Hollywood's Habit of Indulgence Hurt Downey!

Hollywood's Habit of Indulgence Hurt Downey!
Posted by FoM on August 09, 1999 at 21:04:42 PT
Jamie Portman,The Ottawa Citizen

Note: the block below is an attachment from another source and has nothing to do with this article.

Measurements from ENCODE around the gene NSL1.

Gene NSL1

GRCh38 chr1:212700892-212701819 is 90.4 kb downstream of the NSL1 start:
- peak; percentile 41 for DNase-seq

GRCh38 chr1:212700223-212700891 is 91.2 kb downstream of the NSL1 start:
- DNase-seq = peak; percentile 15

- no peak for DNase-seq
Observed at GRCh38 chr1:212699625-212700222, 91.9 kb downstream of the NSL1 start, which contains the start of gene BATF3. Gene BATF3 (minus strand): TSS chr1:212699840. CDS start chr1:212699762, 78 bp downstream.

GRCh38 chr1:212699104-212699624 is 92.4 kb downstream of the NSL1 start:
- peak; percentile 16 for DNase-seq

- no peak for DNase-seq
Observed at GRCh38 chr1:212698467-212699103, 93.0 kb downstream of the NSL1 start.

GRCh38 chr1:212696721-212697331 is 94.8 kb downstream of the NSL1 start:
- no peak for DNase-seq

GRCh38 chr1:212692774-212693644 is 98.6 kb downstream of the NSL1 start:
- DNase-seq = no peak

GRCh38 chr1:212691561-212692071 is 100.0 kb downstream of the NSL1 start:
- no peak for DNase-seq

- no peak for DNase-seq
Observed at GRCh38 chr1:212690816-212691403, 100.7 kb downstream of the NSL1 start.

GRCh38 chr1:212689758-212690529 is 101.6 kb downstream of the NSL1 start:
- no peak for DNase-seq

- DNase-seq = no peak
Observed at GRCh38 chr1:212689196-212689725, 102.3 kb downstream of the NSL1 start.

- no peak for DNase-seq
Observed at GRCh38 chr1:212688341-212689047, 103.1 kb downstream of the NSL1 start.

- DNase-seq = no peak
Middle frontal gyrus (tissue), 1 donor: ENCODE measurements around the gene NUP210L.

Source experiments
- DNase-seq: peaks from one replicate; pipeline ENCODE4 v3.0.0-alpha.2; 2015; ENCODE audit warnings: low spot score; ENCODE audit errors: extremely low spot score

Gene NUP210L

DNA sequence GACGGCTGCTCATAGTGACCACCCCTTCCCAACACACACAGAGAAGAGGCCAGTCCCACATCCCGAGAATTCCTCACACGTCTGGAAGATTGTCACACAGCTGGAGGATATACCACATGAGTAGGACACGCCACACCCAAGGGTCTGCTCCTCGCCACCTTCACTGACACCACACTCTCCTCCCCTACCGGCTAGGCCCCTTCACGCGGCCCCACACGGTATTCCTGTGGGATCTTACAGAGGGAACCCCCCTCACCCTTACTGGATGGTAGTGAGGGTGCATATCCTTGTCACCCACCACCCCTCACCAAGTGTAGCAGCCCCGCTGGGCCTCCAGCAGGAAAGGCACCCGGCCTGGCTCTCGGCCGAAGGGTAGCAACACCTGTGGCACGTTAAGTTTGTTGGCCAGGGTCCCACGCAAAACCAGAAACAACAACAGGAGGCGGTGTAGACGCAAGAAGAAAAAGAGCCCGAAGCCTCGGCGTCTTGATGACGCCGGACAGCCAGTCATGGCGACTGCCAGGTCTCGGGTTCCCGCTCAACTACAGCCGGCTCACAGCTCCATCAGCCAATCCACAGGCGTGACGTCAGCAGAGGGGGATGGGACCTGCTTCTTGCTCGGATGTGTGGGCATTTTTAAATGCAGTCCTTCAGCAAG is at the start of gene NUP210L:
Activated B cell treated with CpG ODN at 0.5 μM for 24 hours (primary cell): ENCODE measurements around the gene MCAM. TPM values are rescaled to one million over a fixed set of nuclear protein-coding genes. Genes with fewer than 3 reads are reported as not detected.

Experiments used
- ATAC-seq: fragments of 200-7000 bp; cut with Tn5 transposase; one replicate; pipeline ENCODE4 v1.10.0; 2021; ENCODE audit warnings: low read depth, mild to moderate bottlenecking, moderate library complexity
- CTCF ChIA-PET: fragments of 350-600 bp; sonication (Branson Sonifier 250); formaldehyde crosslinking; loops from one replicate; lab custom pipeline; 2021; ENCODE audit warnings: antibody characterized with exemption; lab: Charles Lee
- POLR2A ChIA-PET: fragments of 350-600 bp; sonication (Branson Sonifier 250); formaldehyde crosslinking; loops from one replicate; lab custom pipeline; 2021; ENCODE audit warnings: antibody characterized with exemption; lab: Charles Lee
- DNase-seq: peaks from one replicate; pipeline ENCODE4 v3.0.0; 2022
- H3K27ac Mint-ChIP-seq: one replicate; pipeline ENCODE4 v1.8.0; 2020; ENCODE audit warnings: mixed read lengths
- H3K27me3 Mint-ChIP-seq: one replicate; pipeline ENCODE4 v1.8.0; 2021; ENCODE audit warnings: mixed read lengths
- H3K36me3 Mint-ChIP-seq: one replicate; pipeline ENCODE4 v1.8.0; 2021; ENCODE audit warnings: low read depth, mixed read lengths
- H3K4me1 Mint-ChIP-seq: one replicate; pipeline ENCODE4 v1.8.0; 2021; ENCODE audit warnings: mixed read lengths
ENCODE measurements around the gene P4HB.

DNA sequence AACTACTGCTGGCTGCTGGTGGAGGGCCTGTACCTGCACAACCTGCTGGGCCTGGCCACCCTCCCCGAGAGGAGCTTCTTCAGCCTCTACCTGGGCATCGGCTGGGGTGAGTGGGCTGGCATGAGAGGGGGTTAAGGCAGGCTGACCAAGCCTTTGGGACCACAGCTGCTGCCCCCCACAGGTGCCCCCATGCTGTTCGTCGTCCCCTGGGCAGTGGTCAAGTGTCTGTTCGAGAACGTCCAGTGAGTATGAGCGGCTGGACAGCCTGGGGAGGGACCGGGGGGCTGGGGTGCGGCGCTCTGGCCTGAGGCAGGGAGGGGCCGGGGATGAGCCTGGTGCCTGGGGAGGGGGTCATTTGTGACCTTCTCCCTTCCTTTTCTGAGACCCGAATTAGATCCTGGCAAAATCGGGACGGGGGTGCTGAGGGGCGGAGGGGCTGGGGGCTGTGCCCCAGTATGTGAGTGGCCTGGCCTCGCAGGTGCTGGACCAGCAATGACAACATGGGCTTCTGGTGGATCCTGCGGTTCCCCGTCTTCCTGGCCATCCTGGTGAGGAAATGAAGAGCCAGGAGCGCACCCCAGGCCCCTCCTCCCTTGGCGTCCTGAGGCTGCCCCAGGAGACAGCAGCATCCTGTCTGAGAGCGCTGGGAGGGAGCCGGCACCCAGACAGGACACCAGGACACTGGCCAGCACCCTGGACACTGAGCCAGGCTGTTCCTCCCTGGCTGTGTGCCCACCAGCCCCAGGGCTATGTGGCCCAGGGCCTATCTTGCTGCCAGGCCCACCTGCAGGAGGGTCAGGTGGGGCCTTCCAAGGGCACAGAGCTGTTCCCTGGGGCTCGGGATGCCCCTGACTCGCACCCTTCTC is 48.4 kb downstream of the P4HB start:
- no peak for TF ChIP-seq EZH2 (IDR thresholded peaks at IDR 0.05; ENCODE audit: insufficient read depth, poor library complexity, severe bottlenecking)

Source: The Ottawa Citizen
Producers happily employed the actor while turning a blind eye to his drug addiction. This philosophy, Jamie Portman writes compounded Downey's problems.